While the scope of IP protections in the metaverse continues to develop, the Hermès case shows that it is essential for companies to develop strategies for protecting their brands from counterfeits and reputational damage in the digital world.

What can luxury brands do to protect themselves? To start, they should expand their trademark monitoring programs and services to include searches across the metaverse for digital replications and NFTs. Brands that hire third-party trademark infringement search firms should add the metaverse to the scope of the search parameters.

In-house legal teams may consider designating a person or persons to oversee IP infringement in the metaverse, just like any other market.

Once a potential problem is identified, to decrease legal costs in addressing IP infringement, brands may also consider the feasibility of future dispute resolution forums and protocols offered by companies operating digital worlds or NFT marketplaces. These are akin to those currently being offered by some online marketplaces.6

As the number of possible claims expands in the coming years, brands should consider how best to streamline the resolutions of these cases in cyberspace. Using in-house dispute resolution forums may prove cost-effective in certain circumstances.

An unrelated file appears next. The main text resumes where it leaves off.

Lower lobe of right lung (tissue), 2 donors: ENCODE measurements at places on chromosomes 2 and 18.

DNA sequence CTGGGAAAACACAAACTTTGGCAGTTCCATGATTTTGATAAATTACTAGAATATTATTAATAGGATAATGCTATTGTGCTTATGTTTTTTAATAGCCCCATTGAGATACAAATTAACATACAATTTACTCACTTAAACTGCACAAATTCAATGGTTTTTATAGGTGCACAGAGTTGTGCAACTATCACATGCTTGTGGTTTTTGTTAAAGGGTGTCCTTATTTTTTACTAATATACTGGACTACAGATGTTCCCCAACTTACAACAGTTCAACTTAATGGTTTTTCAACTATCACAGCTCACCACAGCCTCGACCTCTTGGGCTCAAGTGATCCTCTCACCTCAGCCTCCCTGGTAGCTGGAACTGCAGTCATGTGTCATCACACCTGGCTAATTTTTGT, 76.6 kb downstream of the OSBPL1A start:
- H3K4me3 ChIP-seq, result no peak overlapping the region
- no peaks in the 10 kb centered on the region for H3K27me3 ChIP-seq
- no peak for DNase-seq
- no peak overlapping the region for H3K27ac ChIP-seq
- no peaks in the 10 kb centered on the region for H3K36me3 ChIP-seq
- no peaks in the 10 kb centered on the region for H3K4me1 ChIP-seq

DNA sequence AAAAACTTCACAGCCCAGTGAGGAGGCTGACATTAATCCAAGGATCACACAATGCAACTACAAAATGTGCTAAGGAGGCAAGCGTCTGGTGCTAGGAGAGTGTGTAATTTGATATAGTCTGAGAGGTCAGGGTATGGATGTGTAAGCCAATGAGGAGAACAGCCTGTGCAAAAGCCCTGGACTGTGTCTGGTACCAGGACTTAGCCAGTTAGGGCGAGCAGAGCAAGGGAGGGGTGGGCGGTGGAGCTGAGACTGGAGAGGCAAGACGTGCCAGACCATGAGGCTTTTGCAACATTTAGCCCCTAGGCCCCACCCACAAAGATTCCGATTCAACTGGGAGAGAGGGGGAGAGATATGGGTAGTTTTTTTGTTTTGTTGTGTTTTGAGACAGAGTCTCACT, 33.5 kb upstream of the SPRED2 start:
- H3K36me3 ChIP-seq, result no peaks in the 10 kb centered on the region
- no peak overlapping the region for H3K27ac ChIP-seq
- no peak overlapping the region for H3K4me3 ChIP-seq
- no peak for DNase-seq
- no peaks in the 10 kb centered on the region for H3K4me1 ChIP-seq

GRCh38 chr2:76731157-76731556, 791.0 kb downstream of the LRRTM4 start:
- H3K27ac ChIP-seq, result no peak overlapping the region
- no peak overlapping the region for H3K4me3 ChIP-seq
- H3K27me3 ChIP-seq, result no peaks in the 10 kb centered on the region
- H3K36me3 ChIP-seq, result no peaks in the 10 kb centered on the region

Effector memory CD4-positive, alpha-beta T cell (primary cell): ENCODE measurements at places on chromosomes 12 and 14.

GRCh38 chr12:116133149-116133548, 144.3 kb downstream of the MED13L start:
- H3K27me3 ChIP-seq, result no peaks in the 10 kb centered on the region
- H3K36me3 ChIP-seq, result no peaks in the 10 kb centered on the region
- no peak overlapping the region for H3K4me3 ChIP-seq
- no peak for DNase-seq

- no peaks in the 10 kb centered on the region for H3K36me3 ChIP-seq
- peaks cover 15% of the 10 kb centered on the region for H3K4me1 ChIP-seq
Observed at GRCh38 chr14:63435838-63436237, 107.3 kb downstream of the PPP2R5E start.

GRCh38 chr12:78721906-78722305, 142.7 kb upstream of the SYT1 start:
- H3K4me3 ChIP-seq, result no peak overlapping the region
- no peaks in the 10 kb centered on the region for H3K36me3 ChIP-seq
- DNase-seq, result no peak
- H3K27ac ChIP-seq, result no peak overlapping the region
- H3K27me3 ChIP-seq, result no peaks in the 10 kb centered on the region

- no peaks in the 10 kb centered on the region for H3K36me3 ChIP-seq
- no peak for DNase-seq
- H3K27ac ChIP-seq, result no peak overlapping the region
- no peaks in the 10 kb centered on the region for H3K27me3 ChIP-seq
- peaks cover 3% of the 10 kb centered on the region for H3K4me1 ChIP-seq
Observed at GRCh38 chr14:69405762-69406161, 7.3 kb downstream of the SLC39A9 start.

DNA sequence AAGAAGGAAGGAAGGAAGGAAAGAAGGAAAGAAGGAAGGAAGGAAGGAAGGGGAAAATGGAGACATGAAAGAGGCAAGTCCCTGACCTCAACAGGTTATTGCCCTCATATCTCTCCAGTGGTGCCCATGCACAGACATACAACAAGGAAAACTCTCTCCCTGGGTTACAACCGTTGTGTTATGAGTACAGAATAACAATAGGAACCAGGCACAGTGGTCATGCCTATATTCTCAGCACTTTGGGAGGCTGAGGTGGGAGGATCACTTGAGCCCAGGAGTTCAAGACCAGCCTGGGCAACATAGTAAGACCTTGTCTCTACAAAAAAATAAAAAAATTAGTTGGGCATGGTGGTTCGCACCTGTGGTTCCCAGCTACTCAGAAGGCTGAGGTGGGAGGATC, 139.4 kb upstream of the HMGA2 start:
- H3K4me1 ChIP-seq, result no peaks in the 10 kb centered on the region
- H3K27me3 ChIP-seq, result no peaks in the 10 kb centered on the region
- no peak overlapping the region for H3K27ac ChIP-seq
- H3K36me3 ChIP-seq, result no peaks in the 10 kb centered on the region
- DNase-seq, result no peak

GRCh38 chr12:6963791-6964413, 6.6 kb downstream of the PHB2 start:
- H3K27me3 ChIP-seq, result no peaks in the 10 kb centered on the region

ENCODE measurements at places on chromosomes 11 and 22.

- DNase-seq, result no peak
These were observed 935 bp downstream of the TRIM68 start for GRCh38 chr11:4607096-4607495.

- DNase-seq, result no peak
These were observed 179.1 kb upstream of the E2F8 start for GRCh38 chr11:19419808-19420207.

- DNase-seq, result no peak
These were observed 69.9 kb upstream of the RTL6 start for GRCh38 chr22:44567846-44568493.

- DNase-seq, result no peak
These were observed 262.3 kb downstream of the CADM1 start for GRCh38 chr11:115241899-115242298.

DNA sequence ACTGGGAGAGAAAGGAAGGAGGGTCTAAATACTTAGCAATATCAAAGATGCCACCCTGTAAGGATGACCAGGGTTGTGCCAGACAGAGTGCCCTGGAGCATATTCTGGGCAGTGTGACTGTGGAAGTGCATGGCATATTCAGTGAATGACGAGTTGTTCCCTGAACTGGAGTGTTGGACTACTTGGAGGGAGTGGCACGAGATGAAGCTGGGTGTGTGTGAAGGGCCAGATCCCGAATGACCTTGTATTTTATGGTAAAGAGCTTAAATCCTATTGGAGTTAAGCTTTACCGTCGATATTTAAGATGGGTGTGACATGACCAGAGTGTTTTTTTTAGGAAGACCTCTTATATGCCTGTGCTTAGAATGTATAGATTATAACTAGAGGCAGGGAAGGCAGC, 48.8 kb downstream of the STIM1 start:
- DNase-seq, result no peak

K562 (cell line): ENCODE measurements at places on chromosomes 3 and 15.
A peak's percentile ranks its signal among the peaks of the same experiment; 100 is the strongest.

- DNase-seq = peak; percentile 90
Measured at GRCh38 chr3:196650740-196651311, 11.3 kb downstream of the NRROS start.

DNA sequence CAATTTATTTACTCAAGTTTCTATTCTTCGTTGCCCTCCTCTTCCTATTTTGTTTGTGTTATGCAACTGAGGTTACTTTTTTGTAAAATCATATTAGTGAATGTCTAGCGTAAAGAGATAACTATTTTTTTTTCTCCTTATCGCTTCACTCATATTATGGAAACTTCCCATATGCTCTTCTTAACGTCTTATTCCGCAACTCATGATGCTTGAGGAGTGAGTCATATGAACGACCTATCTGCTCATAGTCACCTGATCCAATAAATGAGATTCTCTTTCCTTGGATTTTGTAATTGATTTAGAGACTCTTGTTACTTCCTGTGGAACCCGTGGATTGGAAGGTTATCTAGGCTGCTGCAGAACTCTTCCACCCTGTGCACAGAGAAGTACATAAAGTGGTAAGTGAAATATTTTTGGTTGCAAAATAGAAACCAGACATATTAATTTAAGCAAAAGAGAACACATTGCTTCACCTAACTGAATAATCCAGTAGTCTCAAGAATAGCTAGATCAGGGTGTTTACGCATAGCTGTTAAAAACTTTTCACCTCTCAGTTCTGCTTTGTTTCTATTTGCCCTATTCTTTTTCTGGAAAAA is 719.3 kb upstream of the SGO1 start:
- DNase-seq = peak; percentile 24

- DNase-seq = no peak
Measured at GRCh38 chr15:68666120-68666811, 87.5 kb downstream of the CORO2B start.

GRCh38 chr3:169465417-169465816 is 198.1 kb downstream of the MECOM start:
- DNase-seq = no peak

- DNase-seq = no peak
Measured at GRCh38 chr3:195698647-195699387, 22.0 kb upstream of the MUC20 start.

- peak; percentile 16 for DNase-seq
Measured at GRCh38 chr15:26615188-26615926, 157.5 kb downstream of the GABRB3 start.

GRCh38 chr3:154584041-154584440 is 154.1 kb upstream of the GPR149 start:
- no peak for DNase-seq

1 The Organisation for Economic Cooperation and Development (“OECD”) estimated that trade of counterfeit goods accounts for between 2.5 and 3.3% of all global trade (over 450 billion USD), and 5.8% of all EU imports. OECD/EUIPO, GLOBAL TRADE IN FAKES: A WORRYING THREAT (2021), at 4. Footwear, clothing, leather goods, watches, and jewelry are all in the top ten product categories affected by counterfeits and piracy. Id. at 29.
2 MCKINSEY & CO., VALUE CREATION IN THE METAVERSE (June 2022), available at (last visited Jan. 27, 2023).
3 The digital economy of the metaverse is expected to reach $5 Trillion by 2030. See MCKINSEY & CO., supra note ii at 6; see also generally supra notes iii and iv.
4 See No. 1:22-cv-00384-JSR, D.I. 1 (Compl.) (S.D.N.Y. Jan. 14, 2022); see also No. 1:22-cv-00384-JSR, Order, D.I. 49 (May 5, 2022); id., Memo. Order, D.I. 50 (May 18, 2022), at 6 and 16 (“Consumers posting on the “MetaBirkins” Instagram page have expressed actual confusion, believing that there is an Hermès affiliation with Rothschild’s “MetaBirkins” collection. Similar confusion exists in the media. For example, the magazines Elle and L’Officiel and the New York Post have all mistakenly reported that the “MetaBirkins” NFTs were unveiled by Hermès in partnership with Rothschild.”) (internal citations omitted).
5 See Hermes Int’l v. Rothschild, No. 1:22-cv-00384-JSR (S.D.N.Y.), D.I. 144 (Jury Verdict) (Feb. 8, 2023).
6 For example, there is a detailed protocol for Amazon sellers and/or legal teams to file an IP complaint directly with Amazon for resolution, which can remove a company’s products from the online retailer altogether. See, e.g. Report Infringement,, available at (last visited Jan. 27, 2023). If infringement is found, the company and its products can be banned from sale on the marketplace—offering a strong remedy outside of court.